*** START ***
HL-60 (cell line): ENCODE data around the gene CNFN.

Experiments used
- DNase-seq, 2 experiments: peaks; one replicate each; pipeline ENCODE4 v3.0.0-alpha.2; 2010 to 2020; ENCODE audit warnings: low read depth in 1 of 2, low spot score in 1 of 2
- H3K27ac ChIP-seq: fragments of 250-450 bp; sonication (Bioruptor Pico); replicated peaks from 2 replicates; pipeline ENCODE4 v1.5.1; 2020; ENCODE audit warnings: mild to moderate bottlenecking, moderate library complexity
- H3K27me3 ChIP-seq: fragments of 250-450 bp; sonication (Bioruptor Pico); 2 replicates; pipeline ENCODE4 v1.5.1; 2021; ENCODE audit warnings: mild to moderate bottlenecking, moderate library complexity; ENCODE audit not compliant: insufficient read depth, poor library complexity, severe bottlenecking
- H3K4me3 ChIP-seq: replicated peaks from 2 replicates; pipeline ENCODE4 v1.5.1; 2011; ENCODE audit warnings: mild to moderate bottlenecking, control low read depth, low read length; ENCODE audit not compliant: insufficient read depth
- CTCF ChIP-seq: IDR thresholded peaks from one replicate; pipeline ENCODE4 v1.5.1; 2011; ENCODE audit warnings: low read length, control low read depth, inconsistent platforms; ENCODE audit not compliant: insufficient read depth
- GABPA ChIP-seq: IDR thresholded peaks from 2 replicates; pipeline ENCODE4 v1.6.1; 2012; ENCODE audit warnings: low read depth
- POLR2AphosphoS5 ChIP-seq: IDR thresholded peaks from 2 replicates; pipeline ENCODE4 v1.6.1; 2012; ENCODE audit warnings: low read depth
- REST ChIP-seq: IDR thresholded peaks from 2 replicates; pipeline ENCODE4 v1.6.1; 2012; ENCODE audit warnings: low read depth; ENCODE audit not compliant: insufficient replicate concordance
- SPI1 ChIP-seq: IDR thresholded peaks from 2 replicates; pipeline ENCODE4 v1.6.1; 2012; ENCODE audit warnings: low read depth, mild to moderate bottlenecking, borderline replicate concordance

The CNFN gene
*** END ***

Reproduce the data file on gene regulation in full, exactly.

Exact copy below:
HL-60 (cell line): ENCODE data around the gene CNFN.

Experiments used
- DNase-seq, 2 experiments: peaks; one replicate each; pipeline ENCODE4 v3.0.0-alpha.2; 2010 to 2020; ENCODE audit warnings: low read depth in 1 of 2, low spot score in 1 of 2
- H3K27ac ChIP-seq: fragments of 250-450 bp; sonication (Bioruptor Pico); replicated peaks from 2 replicates; pipeline ENCODE4 v1.5.1; 2020; ENCODE audit warnings: mild to moderate bottlenecking, moderate library complexity
- H3K27me3 ChIP-seq: fragments of 250-450 bp; sonication (Bioruptor Pico); 2 replicates; pipeline ENCODE4 v1.5.1; 2021; ENCODE audit warnings: mild to moderate bottlenecking, moderate library complexity; ENCODE audit not compliant: insufficient read depth, poor library complexity, severe bottlenecking
- H3K4me3 ChIP-seq: replicated peaks from 2 replicates; pipeline ENCODE4 v1.5.1; 2011; ENCODE audit warnings: mild to moderate bottlenecking, control low read depth, low read length; ENCODE audit not compliant: insufficient read depth
- CTCF ChIP-seq: IDR thresholded peaks from one replicate; pipeline ENCODE4 v1.5.1; 2011; ENCODE audit warnings: low read length, control low read depth, inconsistent platforms; ENCODE audit not compliant: insufficient read depth
- GABPA ChIP-seq: IDR thresholded peaks from 2 replicates; pipeline ENCODE4 v1.6.1; 2012; ENCODE audit warnings: low read depth
- POLR2AphosphoS5 ChIP-seq: IDR thresholded peaks from 2 replicates; pipeline ENCODE4 v1.6.1; 2012; ENCODE audit warnings: low read depth
- REST ChIP-seq: IDR thresholded peaks from 2 replicates; pipeline ENCODE4 v1.6.1; 2012; ENCODE audit warnings: low read depth; ENCODE audit not compliant: insufficient replicate concordance
- SPI1 ChIP-seq: IDR thresholded peaks from 2 replicates; pipeline ENCODE4 v1.6.1; 2012; ENCODE audit warnings: low read depth, mild to moderate bottlenecking, borderline replicate concordance

The CNFN gene